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Casinos Are Where People Gamble and Play Games of Chance


From the flashing lights of Las Vegas to the illegal pai gow parlors in New York City, casinos are where people gamble and play games of chance. Some are enormous and lavish, with top-notch hotels, spas, restaurants and other amenities. Others are small and intimate. But whatever their size or location, they all make billions of dollars each year by taking bets from people who want to win at games of chance.

In the past, many casinos were run by mobster families and often involved organized crime. But as real estate investors and hotel chains began to see the money potential of casinos, they bought out the mobsters. The current generation of casino owners is much more choosy about who they let in. They focus on attracting “high rollers,” or people who spend a lot of money. High rollers are usually given special rooms where they can gamble in private. They also get a lot of comps, or complimentary items, such as free suites, meals and drinks.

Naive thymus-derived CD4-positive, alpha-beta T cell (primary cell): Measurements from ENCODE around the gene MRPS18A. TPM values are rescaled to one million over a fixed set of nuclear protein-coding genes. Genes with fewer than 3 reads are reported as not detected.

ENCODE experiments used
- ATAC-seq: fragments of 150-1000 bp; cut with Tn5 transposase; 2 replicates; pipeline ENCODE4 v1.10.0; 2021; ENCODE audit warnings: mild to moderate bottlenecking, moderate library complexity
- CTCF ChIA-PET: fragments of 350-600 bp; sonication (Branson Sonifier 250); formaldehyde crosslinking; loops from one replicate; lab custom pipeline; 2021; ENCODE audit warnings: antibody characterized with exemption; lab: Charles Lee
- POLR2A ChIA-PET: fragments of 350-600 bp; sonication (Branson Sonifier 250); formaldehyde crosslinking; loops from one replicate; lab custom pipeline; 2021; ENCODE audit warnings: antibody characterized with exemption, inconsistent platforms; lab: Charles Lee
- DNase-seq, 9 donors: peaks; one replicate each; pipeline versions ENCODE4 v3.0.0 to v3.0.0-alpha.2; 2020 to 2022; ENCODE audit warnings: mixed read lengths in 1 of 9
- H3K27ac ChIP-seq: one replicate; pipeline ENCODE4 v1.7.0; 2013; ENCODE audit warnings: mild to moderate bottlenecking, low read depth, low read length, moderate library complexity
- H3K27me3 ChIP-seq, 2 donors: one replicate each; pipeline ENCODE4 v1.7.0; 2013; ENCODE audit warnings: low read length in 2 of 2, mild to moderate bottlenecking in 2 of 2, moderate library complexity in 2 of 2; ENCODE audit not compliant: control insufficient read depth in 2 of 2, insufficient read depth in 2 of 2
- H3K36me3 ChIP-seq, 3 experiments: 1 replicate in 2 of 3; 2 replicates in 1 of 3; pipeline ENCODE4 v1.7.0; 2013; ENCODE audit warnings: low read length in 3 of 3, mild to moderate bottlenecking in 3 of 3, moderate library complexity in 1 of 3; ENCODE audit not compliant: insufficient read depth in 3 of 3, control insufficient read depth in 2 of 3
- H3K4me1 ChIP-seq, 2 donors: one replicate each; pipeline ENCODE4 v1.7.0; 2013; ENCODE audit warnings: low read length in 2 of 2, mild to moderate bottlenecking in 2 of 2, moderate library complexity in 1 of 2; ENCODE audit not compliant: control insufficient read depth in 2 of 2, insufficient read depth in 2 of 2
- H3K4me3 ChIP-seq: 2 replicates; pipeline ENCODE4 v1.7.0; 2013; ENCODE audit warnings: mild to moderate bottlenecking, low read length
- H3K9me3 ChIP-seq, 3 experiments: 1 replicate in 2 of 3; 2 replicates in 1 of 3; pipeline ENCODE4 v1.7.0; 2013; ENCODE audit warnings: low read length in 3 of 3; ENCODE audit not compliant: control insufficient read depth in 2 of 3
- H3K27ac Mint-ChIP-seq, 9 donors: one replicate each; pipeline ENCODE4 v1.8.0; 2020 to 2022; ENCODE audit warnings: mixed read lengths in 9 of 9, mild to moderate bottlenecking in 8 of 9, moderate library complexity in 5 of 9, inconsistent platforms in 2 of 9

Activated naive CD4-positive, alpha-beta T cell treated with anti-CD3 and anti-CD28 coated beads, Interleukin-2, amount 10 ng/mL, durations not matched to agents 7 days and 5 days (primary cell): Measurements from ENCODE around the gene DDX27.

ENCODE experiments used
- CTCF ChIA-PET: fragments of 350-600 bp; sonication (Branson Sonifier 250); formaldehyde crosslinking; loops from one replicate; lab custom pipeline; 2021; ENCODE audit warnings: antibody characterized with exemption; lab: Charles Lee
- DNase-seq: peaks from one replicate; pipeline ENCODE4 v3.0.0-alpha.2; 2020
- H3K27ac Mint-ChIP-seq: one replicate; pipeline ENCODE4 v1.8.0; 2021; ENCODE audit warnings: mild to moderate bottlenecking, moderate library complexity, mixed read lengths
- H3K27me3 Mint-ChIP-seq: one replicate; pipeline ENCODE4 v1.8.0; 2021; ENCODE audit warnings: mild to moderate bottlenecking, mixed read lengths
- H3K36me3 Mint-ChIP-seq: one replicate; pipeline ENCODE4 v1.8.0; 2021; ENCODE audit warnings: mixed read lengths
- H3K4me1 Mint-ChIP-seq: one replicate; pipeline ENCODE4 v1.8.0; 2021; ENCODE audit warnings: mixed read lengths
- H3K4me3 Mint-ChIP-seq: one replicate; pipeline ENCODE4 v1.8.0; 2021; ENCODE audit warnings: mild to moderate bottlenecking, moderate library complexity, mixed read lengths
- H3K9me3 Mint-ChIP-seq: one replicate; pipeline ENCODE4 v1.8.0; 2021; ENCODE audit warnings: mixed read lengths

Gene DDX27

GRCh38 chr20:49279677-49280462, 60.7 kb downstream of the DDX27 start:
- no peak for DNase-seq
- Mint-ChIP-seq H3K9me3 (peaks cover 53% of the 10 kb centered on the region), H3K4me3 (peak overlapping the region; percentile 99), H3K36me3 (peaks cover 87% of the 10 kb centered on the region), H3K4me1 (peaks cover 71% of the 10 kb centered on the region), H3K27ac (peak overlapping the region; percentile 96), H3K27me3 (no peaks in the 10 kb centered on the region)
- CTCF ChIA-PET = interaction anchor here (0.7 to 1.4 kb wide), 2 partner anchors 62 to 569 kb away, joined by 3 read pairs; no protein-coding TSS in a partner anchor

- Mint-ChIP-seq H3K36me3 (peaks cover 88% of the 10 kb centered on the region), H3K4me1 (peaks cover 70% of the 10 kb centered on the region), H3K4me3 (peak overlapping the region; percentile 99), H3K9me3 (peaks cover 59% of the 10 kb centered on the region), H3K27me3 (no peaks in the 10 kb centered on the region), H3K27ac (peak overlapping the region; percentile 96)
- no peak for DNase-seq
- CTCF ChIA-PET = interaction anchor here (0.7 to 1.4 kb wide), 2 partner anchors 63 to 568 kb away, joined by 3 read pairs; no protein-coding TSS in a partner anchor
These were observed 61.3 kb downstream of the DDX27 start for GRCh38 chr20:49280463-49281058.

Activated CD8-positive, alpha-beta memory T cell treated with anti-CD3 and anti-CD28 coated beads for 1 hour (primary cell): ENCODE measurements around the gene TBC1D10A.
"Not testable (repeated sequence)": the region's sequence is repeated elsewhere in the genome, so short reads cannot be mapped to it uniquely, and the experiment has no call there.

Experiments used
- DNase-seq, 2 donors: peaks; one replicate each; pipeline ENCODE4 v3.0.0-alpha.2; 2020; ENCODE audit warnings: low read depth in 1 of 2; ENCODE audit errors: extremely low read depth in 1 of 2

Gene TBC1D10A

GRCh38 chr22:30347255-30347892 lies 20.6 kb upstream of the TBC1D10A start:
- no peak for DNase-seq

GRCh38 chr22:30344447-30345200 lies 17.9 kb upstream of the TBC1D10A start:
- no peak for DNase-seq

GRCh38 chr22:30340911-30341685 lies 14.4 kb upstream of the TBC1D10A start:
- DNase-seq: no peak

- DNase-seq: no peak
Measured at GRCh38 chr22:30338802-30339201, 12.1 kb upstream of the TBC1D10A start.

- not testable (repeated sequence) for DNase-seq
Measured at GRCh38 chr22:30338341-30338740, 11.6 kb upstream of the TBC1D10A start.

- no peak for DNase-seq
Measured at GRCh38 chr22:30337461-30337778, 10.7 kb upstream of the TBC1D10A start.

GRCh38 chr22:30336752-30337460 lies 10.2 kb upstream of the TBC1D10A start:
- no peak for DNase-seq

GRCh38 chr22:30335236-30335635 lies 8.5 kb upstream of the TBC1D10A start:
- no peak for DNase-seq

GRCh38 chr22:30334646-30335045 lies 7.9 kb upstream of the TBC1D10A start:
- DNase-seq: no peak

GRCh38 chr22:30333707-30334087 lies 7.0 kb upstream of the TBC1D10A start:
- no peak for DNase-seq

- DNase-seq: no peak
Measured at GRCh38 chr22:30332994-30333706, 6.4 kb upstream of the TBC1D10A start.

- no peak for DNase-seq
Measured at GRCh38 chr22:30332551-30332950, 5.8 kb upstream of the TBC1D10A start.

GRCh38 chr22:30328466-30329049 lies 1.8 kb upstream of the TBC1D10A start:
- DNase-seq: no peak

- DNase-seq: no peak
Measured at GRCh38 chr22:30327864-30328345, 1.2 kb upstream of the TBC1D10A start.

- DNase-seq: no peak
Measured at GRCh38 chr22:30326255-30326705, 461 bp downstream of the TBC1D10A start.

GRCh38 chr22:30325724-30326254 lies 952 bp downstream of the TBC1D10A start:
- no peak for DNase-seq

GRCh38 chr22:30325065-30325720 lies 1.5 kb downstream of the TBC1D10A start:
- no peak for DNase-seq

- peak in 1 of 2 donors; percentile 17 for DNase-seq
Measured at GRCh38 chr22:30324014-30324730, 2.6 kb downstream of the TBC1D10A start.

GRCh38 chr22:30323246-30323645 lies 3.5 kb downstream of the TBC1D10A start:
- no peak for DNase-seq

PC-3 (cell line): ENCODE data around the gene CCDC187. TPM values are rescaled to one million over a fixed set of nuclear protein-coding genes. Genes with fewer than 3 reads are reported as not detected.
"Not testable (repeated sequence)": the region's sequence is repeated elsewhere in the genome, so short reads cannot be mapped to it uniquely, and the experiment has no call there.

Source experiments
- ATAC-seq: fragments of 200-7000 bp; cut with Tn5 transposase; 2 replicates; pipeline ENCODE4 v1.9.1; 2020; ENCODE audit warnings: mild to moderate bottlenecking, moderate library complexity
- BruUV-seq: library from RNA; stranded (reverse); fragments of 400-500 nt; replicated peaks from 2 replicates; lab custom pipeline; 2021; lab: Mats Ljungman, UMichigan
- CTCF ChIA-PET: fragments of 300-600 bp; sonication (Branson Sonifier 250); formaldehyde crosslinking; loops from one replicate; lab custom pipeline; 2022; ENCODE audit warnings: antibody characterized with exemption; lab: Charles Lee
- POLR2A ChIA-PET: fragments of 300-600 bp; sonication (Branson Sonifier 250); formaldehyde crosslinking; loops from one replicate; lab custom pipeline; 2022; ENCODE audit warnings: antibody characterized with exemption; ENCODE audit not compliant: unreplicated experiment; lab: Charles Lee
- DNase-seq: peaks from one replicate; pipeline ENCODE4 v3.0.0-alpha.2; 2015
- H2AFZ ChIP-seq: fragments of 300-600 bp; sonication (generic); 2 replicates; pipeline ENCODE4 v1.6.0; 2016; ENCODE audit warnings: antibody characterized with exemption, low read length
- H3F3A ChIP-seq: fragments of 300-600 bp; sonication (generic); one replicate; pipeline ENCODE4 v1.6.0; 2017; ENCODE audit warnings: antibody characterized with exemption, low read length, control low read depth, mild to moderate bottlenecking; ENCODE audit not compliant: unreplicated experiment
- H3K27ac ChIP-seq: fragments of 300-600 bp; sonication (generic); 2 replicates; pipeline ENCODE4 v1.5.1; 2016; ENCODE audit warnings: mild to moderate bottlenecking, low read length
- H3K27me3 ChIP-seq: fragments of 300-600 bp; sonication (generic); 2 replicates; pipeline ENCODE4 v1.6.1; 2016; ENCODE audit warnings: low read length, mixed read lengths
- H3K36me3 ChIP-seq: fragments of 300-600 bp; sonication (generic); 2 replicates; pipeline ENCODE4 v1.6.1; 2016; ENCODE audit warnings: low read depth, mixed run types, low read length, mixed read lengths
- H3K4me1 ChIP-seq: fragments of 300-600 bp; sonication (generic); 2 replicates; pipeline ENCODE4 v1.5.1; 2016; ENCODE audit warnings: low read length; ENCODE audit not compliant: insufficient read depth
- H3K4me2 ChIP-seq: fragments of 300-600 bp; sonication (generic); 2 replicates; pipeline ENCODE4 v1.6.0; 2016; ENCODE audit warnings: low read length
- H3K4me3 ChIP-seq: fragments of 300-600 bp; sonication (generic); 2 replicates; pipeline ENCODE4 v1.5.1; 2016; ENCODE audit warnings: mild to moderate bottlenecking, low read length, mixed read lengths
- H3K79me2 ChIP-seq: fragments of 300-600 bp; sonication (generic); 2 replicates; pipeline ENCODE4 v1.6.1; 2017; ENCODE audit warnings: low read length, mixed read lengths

Most casino games involve some element of skill, but the house always has a mathematical advantage. It is this edge, which is sometimes called the vig or the rake, that gives the casino its billions of dollars in profits each year. A casino game’s house edge can be as low as two percent or as high as 30 percent, depending on the rules of the particular game. Something about gambling (perhaps the presence of large amounts of money) seems to encourage some people to try to cheat, steal or scam their way to a jackpot. That’s why casinos spend a lot of time and money on security.